Neonatal bilateral enucleation prompts ephrin A5 transcripts in the P10 neocortex to adopt a pattern not normally seen at this age. We suspect that the shift in expression triggers the remodeling of neuronal connectivity and results in a poorly defined areal border, and subsequent shifts in cortical physiology. Ephrin A5 has long been known to mediate several aspects of axon outgrowth and pathfinding, and the expression of its receptor has been shown to be activity-responsive [9, 90–93]. The co-registration of dye-visualized INCs and expression of the key developmental protein ephrin A5 at the medial areal boundary in the enucleated mouse model indicates a possible role for sensory input as a shaping force that refines cortical boundaries initiated earlier by gene expression. However, the ectopic expression of ephrin A5 expression at the medial S-V boundary at P10 may not be related to the aberrant INCs at this age, despite a previously demonstrated link between gene expression and INC development shown in normal and mutant mice [6, 28, 39]. It is possible that growth factors that induce INC targeting may function independently from the expression of ephrin A5. Further studies need to be conducted, particularly in ephrin A5 mutant mice, to better elucidate the role of this gene in the formation and maintenance of the S-V boundary during the APP and critical period.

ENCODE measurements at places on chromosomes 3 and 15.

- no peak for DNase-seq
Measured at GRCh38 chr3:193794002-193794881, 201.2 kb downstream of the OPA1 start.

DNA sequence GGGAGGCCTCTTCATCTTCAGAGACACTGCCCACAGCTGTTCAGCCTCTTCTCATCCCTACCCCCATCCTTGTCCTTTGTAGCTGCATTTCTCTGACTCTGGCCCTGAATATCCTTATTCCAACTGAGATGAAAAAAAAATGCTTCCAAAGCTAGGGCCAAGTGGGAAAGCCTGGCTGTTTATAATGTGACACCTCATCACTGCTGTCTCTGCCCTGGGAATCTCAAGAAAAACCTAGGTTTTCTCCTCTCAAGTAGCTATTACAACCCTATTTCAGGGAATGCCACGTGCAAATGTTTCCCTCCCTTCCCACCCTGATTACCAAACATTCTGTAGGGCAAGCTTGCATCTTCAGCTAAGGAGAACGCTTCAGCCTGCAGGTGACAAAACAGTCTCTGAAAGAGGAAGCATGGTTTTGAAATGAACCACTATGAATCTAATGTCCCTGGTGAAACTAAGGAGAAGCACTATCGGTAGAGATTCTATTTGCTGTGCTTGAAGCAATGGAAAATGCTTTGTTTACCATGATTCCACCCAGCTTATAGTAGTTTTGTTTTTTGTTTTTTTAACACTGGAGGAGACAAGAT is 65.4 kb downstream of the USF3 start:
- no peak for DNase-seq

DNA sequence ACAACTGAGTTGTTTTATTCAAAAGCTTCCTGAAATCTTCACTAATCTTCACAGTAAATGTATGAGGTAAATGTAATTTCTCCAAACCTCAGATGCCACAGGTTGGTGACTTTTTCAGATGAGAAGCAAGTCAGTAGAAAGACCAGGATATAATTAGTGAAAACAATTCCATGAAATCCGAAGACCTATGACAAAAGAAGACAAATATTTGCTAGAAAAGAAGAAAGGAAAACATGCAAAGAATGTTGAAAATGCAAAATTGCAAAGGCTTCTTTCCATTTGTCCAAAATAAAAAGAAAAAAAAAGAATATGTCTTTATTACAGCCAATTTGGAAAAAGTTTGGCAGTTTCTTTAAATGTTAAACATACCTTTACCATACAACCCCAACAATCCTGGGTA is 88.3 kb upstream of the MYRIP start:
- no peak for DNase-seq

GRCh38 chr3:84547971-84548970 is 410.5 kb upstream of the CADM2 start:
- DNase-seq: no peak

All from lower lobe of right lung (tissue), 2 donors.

Removing both eyes very early in postnatal development alters gene expression and axonal projections at sensory area boundaries. We hypothesize that neocortical gene expression may be involved in the maintenance of normal areal boundaries in early postnatal life during the critical period, after the major aspects of patterning are complete. The observation that intensity of neocortical gene expression, particularly ephrin A5, decreases with age , declining alongside closures of sensory critical periods, suggests that gene expression may play a role in the regulation of critical period timing and cortical plasticity. This documented onset and decline in expression of several regulatory genes through aging  combined with these results in enucleated mice supports our hypothesis that activity modifiable gene expression may be a guiding force in the establishment of critical period limits of inter-area plasticity in the neocortex. Future studies that isolate the removal of different types of retinal activity, such as through the use of chemicals that reduce or eliminate ganglion cell activity or dark rearing, are needed to further our investigation into how activity-dependent features (such as sensory input) and activity-independent mechanisms (such as gene expression) interact to partition the neocortex into functional sensory and motor areas in development and how areal features and subdivisions are maintained throughout the life of the animal.
All breeding and experimental studies were conducted in strict accordance with protocol guidelines approved by the Institutional Animal Care and Use Committee at the University of California, Riverside. All mice were maintained in a CD1 background and originally purchased from The Jackson Laboratory, Bar Harbor, Maine, USA.